So to “them” I say, I hope that you can make better choices in the future. I hope that you know that even though you could have, you didn’t hurt me. I hope that your face shows up in the security feed and that somehow you are held accountable for your crimes. I hope you know that I will forgive you. Maybe not today. But sometime soon. And I will be free of the consequences of your bad behavior. I hope your life or thinking improves somehow so that you no longer act as if stealing from innocent people is an okay thing to do. I hope you know that my faith in humanity will be restored by others who do the right thing by me. I hope you discover a better way to use your creativity. 

Oh, and I hope you learn that karma is real. 

 

 

Introducing 'Nicole' earrings

Ladies & Gentlemen, the 'Nicole' earrings:

Nicole earrings with faceted ivory freshwater pearls  

Nicole earrings with faceted ivory freshwater pearls  

I got the best text message a while back.  One of my first, best and most loyal customers sent me a quick snapshot of her jewelry box.  It was full of earrings she had purchased from me over the years.  Nicole loves the earrings I make with a single hammered silver circle on an ear wire, with a natural stone bead or pearl suspended from the bottom of the circle.  She has enough colors by now to wear with almost everything in her wardrobe!  Between Nicole and her lovely teenage daughter, the two of them have collected 15 pairs of my earrings!  That is love, folks.  I am so grateful for Nicole and G's support over the years.  So, I decided that since 11 of the pairs of earrings these lovely ladies have collected are Nicole's that I would do something to honor her consistent support & loyalty.  This collection of earrings shall forevermore be named the  "Nicole Earrings".  And I think in their honor that I'd better come up with a frequent buyer discount or a punch card...and maybe a rewards program.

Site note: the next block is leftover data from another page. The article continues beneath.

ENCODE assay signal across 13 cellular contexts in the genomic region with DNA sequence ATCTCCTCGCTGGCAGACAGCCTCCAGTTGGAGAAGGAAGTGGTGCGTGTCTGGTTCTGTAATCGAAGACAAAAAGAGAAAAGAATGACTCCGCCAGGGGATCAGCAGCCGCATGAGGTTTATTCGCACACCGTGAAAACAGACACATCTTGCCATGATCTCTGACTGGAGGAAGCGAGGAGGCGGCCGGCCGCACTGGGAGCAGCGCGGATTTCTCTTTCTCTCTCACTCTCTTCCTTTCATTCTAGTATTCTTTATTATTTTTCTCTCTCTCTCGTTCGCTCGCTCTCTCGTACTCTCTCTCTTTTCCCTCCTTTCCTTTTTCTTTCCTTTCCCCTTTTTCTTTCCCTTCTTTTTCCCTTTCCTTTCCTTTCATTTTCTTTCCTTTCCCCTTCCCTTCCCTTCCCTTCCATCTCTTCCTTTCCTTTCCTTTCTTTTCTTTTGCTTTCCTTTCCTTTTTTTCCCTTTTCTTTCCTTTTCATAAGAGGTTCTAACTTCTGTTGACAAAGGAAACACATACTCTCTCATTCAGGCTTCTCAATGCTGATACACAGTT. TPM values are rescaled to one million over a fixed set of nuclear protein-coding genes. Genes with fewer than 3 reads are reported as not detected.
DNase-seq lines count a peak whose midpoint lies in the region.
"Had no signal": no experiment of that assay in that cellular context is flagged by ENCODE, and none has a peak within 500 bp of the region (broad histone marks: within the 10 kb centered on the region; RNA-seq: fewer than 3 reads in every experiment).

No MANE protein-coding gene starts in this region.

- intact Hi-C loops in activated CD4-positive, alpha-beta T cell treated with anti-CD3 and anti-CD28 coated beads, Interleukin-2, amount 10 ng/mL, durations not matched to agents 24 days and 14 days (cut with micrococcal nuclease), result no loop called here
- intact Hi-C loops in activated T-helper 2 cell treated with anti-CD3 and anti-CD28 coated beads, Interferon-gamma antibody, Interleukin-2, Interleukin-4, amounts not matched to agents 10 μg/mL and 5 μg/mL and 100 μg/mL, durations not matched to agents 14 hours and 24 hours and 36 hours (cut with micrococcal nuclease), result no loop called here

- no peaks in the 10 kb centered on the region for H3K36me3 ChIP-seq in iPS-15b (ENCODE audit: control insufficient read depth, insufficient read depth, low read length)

❤️ Thank you Nicole, your support means so much!

 

Nicole's jewelry box full of my earrings 💕 

Nicole's jewelry box full of my earrings 💕 

#30dayjournal

I decided to take part in Lisa Sonora's #30dayjournal project again this year. I'm learning that a daily artistic practice is very difficult to stick to. Especially when it isn't something that comes from my own design. It's a process of stretching myself to combine words and thoughts with visual arts media. I have a sketch book and I have done several different journaling techniques, but this project combines the two into a visual journal. 

Quotes provide inspiration for the daily prompts provided. 

Quotes provide inspiration for the daily prompts provided. 

I'm experimenting with collage painting, and mixing wax based medium with watercolor pens and a dash of acrylic paint.  

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This is supposed to be a 30 day process. I'm on day 19 and 4 months in. I've given myself permission to take all  the time I need to process and fully absorb the content of the quotes, then move forward with creating each page from a place of authenticity. So far I have confronted a few gremlins I have been ignoring for a while, enjoyed the creative time and I remain curious and open to what this project might open up in my creative life.